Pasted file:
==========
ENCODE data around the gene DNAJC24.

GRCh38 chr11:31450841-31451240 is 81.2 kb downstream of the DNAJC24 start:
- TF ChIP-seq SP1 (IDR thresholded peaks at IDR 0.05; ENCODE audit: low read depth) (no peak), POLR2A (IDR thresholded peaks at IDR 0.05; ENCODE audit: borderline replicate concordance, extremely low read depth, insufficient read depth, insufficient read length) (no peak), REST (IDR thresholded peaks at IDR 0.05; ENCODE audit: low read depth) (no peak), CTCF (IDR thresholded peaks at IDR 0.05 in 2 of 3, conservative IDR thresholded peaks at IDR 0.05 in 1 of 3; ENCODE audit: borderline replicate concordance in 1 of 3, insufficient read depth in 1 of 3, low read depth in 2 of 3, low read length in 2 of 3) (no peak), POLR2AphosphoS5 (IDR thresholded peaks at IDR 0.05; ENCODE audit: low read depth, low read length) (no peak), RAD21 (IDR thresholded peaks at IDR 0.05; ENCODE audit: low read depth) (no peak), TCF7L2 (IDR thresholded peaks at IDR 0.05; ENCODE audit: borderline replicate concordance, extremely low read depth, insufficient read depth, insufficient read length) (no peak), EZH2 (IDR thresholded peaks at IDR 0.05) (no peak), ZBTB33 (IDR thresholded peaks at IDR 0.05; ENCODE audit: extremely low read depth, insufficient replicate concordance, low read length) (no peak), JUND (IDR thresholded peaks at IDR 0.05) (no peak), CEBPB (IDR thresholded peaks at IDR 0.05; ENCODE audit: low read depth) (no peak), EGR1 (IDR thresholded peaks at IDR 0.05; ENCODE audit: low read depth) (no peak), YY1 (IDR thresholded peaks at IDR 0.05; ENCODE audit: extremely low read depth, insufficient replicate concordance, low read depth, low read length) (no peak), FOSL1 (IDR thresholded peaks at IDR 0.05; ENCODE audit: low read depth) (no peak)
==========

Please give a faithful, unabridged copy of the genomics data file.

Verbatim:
ENCODE data around the gene DNAJC24.

GRCh38 chr11:31450841-31451240 is 81.2 kb downstream of the DNAJC24 start:
- TF ChIP-seq SP1 (IDR thresholded peaks at IDR 0.05; ENCODE audit: low read depth) (no peak), POLR2A (IDR thresholded peaks at IDR 0.05; ENCODE audit: borderline replicate concordance, extremely low read depth, insufficient read depth, insufficient read length) (no peak), REST (IDR thresholded peaks at IDR 0.05; ENCODE audit: low read depth) (no peak), CTCF (IDR thresholded peaks at IDR 0.05 in 2 of 3, conservative IDR thresholded peaks at IDR 0.05 in 1 of 3; ENCODE audit: borderline replicate concordance in 1 of 3, insufficient read depth in 1 of 3, low read depth in 2 of 3, low read length in 2 of 3) (no peak), POLR2AphosphoS5 (IDR thresholded peaks at IDR 0.05; ENCODE audit: low read depth, low read length) (no peak), RAD21 (IDR thresholded peaks at IDR 0.05; ENCODE audit: low read depth) (no peak), TCF7L2 (IDR thresholded peaks at IDR 0.05; ENCODE audit: borderline replicate concordance, extremely low read depth, insufficient read depth, insufficient read length) (no peak), EZH2 (IDR thresholded peaks at IDR 0.05) (no peak), ZBTB33 (IDR thresholded peaks at IDR 0.05; ENCODE audit: extremely low read depth, insufficient replicate concordance, low read length) (no peak), JUND (IDR thresholded peaks at IDR 0.05) (no peak), CEBPB (IDR thresholded peaks at IDR 0.05; ENCODE audit: low read depth) (no peak), EGR1 (IDR thresholded peaks at IDR 0.05; ENCODE audit: low read depth) (no peak), YY1 (IDR thresholded peaks at IDR 0.05; ENCODE audit: extremely low read depth, insufficient replicate concordance, low read depth, low read length) (no peak), FOSL1 (IDR thresholded peaks at IDR 0.05; ENCODE audit: low read depth) (no peak)